How could I explain getting stopt as a ‘male’ with my female licence? Actually, Salt Lake City city police did stop me a few times.  None questioned my female licence when I presented as ‘male’ at those stops.  I’m certain they were confused and wanted the least to do with me.  One judge sentenced me to traffic school (1982).  What was he thinking?

One officer stopt me on my way home from visiting Debbie (she resided at Bountiful and my home was at West Valley City).  It was February 1985; there were few other cars late night / early morning.  I drove around the black ice rather than driving on it.  Uh-oh.  Flashing lights in my rear-view mirror.  Heart attack time.  I presented my licence, registration, and insurance to the officer.  He looked at my licence and gave a puzzled stare at me.  What was he thinking?  Was he thinking that I was a female transitioning to male?  Or a male transitioning to female?  No matter; I smiled in return.  That was it; he let me go.  He surely did not want to explain this traffic stop to anyone at his station.

Anyway, I drove as Sharon / female both directions – to Tucson and then to home at WVC.  I needed to practise ‘passing’.  It was more than enough when I had to stop to buy gasoline.  Highway patrol stopt me somewhere in Southern Utah.  It was one of those construction zones where one lane drives while the opposite direction waits.  I was first in line waiting – the officer stood there at my car window chatting it up while we waited.  I about had a heart attack!  But I ‘passed’ – that officer accepted and acknowledged me as female.

But I was not thinking of the practicalities planning what I would do when I got to Clint’s residence.  Sure, it was Christmas break and few people remained at his residence.  I was eager to get out of town and leave my work harassment behind me if only for a week or so.  Still I could not have been thinking.

This was to be more of the same manoeuvering as I did at work and the dance floor – still presenting to Clint as male.  I had not told Clint – that would wait another 18 months.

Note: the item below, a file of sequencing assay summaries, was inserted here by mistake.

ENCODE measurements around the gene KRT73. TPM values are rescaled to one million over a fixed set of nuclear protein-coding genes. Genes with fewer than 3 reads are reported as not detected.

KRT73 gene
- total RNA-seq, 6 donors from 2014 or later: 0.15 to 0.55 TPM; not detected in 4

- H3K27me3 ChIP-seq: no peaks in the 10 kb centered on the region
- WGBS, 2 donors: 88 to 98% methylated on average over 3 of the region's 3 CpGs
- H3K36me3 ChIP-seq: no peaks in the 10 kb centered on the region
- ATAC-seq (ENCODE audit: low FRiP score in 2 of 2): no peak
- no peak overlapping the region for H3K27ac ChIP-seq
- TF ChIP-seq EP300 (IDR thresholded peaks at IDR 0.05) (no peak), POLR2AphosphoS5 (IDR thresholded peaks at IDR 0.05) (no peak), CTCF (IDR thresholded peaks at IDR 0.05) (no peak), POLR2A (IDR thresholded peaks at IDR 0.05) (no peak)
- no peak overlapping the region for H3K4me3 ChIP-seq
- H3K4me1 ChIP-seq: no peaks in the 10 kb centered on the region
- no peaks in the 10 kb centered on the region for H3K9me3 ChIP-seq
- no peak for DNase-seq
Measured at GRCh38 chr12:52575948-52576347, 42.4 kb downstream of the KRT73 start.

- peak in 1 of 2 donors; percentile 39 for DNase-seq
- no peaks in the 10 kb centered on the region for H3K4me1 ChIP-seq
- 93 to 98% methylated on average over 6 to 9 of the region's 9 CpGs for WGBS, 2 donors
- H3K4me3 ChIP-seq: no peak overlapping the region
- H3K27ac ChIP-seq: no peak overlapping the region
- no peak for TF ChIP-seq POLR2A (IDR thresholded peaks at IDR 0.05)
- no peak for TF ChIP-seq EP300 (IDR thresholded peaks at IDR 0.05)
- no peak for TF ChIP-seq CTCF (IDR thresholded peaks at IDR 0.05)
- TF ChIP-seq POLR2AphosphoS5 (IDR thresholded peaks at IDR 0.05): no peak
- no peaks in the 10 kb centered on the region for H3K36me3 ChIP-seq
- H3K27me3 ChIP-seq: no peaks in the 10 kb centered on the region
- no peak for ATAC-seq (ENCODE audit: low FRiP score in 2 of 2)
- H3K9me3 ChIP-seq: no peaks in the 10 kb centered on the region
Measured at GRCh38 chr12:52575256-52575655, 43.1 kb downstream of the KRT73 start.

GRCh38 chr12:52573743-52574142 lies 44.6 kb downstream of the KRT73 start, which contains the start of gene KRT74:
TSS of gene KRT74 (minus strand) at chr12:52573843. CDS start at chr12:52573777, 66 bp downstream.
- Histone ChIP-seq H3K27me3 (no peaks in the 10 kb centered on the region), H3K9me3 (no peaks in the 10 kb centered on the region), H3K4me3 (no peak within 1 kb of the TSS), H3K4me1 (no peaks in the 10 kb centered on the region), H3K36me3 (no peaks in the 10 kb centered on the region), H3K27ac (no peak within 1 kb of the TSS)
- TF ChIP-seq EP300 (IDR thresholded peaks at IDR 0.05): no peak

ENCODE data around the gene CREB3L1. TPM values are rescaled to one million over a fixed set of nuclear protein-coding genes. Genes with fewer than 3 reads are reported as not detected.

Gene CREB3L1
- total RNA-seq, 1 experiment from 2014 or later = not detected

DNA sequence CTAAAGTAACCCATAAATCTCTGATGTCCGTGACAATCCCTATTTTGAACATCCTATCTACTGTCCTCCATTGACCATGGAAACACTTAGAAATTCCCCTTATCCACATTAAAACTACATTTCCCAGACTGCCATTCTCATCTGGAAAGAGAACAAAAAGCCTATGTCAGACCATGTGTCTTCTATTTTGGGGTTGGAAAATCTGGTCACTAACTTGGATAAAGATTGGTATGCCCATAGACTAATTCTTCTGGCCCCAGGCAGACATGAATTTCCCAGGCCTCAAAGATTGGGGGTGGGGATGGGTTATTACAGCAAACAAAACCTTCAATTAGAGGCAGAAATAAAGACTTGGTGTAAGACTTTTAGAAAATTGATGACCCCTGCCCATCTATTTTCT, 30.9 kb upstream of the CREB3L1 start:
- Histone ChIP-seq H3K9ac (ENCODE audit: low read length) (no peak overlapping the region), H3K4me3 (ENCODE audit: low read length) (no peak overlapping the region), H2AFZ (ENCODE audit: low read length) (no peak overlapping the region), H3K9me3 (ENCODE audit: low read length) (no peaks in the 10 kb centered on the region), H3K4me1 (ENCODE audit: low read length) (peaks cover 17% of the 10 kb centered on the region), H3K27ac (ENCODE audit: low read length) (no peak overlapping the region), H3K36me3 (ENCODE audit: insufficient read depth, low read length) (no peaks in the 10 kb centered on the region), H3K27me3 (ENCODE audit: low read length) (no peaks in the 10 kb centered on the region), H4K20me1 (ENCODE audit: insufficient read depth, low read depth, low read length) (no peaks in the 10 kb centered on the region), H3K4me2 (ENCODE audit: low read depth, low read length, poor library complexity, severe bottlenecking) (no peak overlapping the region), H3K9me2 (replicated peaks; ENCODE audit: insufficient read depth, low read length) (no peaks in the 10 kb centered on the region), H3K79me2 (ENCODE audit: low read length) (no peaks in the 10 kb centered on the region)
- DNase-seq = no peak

Presenting as a ‘male’ visitor, I could hardly have used the ‘female’ facilities at Clint’s residence house, never mind that I was now anatomically and medically post-op female.  I suppose that I expected private bathrooms for a co-ed dorm.  Not quite.  There was only one men’s room with a few stalls and urinals and barely private showers.  The showers were moderately individualised with floor-to-ceiling plastic shower curtains between nozzles and to the outside.

I had to hold it to time my ‘visits’ so that the other men of the dorm would not notice I only used the stall.  I also timed my daily shower when the pace was slow.  I showered with my back to the outside direction and kept my towel ready for immediate use if someone ‘accidentally’ ruffled the shower curtain.  I would have had to hide my ‘girls’ and ‘down under’ quickly.  I obviously had to un-dress and dress within the shower – I had no male undies and had to wear extra T-shirts to cover my chest.  You know the drill.(1969 11 xx) Slim - Muffin side yard log

Then Clint hooked me up with his girlfriend’s friend as a blind date for New Years Eve partying at a disco.  Here we go again – dodging that female’s gropes and her rubbings at me where there was nothing to arouse.  Did this female dance partner have any idea she was dancing with another female?  (She knows now.)  Or maybe she figured it out and said nothing.

I can’t believe I managed to get away without being discovered during that week of my visit.  Or maybe someone was suspicious but said nothing.  I was age 27 that Christmas – still young, goofy, and susceptible to bad risks.

What was I thinking?  Nope; I clearly was not thinking.

But I did ‘pass’ with that Utah Highway Patrol officer and I evaded discovery at Clint’s dorm.